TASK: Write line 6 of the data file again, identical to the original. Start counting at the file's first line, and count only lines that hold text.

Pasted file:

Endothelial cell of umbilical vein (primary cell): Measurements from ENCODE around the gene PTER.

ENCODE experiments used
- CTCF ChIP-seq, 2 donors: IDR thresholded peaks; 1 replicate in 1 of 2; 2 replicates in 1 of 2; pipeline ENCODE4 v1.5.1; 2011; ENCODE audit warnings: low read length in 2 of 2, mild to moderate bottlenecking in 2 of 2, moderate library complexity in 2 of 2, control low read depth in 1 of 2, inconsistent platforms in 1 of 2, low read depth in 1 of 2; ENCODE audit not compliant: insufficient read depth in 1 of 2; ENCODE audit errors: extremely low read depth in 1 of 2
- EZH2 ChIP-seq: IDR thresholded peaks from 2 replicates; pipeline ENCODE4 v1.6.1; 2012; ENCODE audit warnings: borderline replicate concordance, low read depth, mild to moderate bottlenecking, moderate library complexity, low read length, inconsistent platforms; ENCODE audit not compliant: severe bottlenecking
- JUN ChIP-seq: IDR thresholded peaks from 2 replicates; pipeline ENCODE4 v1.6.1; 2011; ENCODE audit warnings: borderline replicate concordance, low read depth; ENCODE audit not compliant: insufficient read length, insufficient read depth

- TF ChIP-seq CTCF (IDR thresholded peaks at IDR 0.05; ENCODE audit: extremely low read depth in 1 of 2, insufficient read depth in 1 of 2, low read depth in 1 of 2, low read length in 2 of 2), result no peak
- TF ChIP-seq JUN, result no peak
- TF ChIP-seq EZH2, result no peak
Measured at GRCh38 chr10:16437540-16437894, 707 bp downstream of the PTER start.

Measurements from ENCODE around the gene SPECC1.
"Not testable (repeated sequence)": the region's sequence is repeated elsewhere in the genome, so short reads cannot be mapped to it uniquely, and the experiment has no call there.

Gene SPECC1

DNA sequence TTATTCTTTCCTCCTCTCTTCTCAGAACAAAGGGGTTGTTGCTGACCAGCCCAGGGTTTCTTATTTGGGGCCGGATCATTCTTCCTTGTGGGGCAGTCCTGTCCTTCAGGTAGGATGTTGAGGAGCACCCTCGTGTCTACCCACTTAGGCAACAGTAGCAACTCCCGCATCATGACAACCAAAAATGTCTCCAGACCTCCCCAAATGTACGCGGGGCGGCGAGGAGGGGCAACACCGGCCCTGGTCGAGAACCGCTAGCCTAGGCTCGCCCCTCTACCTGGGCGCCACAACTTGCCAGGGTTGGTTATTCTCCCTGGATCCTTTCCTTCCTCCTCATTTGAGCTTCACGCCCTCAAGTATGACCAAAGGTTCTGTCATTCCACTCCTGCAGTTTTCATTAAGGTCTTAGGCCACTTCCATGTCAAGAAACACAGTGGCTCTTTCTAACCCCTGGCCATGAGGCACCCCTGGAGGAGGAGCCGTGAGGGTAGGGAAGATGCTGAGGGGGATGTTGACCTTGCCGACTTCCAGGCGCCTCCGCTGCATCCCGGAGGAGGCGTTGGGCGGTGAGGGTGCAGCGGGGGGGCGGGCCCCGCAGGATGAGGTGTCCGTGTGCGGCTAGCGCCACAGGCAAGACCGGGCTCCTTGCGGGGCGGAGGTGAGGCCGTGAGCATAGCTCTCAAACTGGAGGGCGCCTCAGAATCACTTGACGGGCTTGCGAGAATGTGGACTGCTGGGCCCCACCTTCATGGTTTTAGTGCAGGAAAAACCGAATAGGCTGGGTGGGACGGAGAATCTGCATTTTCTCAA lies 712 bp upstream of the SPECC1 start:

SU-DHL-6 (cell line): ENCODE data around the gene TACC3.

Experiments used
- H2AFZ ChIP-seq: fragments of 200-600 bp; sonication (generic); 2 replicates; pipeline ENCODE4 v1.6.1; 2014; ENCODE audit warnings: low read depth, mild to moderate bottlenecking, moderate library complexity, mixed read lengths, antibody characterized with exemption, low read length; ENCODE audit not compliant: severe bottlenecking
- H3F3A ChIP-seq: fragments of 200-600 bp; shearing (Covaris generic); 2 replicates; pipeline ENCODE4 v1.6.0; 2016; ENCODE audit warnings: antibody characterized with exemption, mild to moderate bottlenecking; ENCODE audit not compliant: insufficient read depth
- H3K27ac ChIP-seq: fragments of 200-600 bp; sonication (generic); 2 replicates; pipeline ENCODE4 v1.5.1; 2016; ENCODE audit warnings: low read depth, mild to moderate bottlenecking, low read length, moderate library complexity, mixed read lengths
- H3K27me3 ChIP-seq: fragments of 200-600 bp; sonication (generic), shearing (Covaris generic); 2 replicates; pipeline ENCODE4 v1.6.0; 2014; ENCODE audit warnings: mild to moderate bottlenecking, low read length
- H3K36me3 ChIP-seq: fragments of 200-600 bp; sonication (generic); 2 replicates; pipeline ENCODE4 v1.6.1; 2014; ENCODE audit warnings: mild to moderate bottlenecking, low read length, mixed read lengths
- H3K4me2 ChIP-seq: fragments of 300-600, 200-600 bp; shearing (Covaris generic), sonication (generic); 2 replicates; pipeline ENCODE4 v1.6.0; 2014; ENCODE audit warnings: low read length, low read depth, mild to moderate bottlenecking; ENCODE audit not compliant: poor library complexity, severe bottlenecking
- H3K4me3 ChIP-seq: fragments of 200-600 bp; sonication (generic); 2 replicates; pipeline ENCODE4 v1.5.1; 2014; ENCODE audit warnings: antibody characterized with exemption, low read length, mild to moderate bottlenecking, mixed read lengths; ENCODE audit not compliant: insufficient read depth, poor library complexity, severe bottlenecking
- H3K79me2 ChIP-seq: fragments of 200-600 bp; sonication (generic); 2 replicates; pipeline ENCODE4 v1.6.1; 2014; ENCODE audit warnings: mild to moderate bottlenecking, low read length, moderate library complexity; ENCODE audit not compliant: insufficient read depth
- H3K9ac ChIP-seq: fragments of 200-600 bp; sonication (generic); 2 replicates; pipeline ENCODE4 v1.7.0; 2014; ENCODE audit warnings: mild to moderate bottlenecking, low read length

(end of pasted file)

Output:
- TF ChIP-seq CTCF (IDR thresholded peaks at IDR 0.05; ENCODE audit: extremely low read depth in 1 of 2, insufficient read depth in 1 of 2, low read depth in 1 of 2, low read length in 2 of 2), result no peak